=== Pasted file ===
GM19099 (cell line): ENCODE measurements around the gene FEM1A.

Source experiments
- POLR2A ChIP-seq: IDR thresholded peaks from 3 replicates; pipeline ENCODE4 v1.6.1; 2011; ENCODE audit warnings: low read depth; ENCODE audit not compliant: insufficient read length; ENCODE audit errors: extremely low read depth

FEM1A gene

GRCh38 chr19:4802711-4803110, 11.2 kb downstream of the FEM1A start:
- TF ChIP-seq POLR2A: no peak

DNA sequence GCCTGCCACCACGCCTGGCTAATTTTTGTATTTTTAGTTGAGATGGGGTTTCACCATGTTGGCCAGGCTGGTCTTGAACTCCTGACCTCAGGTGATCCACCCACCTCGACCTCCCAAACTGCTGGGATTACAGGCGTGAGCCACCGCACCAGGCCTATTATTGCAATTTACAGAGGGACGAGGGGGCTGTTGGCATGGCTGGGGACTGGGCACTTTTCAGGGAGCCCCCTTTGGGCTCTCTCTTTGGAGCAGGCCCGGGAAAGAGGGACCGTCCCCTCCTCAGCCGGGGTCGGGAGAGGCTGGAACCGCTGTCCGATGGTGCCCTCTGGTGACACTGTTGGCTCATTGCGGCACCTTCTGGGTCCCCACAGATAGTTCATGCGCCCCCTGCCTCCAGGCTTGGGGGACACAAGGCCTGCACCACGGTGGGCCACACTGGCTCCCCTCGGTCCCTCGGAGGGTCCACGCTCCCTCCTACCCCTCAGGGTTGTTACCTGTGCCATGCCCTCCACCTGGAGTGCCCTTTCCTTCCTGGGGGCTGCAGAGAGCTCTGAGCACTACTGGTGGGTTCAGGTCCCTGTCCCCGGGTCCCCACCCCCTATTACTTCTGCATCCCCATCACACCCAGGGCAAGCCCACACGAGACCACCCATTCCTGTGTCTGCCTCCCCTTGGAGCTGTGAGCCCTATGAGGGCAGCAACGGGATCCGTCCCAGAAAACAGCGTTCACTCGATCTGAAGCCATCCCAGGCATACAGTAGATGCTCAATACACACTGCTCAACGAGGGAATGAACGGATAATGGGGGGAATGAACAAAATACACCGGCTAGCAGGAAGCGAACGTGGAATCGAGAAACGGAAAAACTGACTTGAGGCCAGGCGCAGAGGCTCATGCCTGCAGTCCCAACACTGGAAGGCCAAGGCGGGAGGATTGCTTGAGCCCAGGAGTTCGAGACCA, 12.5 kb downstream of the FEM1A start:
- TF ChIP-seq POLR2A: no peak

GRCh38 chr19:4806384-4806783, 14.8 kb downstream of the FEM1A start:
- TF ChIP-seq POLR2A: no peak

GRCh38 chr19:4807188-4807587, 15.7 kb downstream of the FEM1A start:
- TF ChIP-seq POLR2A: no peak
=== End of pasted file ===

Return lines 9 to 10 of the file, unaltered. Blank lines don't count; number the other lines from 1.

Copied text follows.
GRCh38 chr19:4806384-4806783, 14.8 kb downstream of the FEM1A start:
- TF ChIP-seq POLR2A: no peak